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Student Views: Self-Driving Cars

Written by: Communicator StaffApril 21, 2018

Written By: Ben Bailey

A woman in Arizona was killed after being struck by a self-driving Uber vehicle on March 18.

The car, which was an Uber-owned Volvo SUV, was traveling at around 40 mph when Elaine Herzberg stepped out into the road and was hit.

Herzberg died from her injuries the next day.

Despite the public outcry about Herzberg’s death, Uber is still planning to utilize self-driving cars in their company.

Uber CEO Dara Khosrowshahi said the accident was “an absolute tragedy,” but also said the company is still commited to self-driving cars.

Herzberg’s death, along with a slew automotive companies announcing innovations in autonomous driving technology has lead some to question the future of roads populated by self-driving cars.

While some have embraced self-driving vehicles as the logical next step in automotive innovation, others are skeptical about the safety and practicality of fully autonomous vehicles.

Washington Post contributor Robert J. Samuelson argues in his Sept. 24 opinion article that the development of self-driving vehicles should be handled slowly and cautiously.

According to Samuelson, the biggest threat posed by self-driving vehicles is the possibility hacking technology could be developed to harm to passengers.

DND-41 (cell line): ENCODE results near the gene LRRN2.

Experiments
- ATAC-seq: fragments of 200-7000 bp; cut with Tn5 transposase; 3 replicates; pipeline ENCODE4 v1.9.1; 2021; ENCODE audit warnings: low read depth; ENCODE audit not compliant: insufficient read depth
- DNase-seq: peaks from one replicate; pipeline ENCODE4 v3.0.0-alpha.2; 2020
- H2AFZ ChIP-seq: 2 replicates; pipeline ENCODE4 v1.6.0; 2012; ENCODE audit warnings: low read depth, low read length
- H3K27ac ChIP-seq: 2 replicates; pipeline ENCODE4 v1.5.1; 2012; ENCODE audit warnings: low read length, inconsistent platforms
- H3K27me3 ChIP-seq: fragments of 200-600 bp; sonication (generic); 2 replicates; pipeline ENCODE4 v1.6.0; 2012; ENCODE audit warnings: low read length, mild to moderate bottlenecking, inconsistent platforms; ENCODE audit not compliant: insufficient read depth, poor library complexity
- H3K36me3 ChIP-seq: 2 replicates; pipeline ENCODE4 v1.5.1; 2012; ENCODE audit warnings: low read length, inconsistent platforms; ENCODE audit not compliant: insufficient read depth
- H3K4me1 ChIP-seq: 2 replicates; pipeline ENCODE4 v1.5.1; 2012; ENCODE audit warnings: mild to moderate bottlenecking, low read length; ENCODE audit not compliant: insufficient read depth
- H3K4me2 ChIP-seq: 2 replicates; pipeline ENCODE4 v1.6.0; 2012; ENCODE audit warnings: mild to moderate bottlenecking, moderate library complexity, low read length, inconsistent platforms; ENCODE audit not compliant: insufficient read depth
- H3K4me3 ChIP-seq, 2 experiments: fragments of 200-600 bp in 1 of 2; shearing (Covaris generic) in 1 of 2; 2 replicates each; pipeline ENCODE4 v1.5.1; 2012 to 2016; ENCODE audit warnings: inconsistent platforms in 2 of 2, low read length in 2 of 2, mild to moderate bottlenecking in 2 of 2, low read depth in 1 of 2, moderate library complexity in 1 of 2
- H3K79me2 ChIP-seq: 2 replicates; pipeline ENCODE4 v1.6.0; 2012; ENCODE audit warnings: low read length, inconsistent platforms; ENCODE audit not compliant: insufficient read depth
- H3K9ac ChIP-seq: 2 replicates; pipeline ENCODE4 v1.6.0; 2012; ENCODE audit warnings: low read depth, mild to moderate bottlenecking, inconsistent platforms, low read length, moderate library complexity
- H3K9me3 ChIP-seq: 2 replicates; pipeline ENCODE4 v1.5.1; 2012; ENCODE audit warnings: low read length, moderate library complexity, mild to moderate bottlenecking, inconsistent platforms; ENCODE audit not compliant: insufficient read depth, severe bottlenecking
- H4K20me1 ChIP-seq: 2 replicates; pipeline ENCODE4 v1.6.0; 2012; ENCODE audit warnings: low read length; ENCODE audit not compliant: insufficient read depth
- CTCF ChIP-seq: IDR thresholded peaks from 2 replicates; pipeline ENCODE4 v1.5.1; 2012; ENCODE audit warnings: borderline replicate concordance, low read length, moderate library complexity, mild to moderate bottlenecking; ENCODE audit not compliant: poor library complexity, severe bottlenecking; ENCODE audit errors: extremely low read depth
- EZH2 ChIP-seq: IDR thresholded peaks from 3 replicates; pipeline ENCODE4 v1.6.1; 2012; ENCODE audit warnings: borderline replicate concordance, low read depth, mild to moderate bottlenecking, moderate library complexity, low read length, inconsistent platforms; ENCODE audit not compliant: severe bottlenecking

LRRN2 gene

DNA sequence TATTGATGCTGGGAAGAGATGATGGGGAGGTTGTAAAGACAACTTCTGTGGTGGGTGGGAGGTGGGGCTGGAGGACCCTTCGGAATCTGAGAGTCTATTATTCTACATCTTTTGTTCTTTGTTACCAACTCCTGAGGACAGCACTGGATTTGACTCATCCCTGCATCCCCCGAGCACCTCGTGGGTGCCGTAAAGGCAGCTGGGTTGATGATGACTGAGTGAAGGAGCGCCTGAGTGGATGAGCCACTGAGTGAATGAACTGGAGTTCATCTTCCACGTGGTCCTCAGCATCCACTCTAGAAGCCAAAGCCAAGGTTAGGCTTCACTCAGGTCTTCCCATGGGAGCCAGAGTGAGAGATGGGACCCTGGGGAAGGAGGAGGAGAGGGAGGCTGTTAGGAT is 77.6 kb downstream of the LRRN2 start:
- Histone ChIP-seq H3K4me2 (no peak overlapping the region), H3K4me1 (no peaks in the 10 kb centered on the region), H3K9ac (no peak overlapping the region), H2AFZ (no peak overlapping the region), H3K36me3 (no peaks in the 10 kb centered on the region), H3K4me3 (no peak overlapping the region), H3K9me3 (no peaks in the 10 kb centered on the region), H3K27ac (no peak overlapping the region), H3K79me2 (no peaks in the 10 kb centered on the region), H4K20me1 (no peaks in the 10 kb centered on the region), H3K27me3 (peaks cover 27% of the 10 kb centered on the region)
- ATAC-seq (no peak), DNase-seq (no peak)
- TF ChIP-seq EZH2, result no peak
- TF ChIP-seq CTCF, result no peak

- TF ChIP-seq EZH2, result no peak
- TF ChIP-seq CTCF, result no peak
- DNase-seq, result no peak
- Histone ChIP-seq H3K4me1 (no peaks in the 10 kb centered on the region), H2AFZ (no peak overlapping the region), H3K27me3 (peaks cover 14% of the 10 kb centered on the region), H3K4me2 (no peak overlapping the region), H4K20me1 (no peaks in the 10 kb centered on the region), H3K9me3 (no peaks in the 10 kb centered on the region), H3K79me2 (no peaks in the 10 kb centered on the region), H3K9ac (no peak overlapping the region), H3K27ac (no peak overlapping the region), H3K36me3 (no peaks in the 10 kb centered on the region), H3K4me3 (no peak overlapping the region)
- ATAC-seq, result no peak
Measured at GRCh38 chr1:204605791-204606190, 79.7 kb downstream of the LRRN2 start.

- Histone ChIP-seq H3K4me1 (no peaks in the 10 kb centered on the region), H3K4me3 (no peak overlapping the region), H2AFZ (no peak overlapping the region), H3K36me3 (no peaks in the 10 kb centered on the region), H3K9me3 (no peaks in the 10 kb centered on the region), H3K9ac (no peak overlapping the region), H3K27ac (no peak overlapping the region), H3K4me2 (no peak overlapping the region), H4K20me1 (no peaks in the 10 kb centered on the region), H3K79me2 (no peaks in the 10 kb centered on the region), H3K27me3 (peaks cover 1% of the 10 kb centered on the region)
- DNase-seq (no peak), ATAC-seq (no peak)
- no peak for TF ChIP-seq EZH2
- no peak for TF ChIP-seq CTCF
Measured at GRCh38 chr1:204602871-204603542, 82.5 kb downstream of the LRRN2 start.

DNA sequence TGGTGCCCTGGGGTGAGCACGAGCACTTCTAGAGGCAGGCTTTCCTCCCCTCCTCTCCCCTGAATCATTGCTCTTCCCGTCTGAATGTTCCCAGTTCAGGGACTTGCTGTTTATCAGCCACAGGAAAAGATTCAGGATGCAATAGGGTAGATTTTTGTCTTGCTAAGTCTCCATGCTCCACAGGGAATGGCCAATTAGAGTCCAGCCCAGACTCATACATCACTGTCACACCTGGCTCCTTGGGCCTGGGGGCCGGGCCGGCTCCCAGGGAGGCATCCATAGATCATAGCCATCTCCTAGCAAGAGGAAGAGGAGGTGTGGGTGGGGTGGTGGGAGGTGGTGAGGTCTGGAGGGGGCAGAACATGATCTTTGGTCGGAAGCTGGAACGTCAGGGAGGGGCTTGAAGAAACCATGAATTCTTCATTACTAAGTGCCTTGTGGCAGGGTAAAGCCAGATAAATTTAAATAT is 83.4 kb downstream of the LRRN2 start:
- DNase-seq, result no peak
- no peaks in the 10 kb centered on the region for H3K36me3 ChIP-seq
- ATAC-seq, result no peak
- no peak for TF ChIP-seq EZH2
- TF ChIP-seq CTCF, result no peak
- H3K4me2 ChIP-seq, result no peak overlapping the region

While nearly every major automotive industry continues development and testing on self-driving cars, IPFW students weigh in and offer their thoughts and apprehensions.

“I think that self-driving cars can be dangerous in city settings where there’s a lot of traffic. I think that in the future, they can get better. But, they’re not the right option for society right now.”

-David Scott, sophomore, psychology

“Right now they scare me, but with enough testing and with enough time put into developing them they are going to become a useful aspect in society.”

-John Warner,  senior, music technology

“I think there’s goods and bads to the idea of self-driving cars. I think that right now we are not up to the capabilities to have self-driving cars. I think that it is a little scary in a lot of public areas. But, as technology gets more aligned, it might be a good idea.”

-Tim Willborn,  senior, business management

“They don’t scare be because I’m in the engineering field and for them to allow something like that in the market then they’ve done their research and everything they need to to. There is a risk involved in it, but it is a step up in technology. I think the sooner we embrace it the better.”

-Chat Gamba, senior, electrical engineering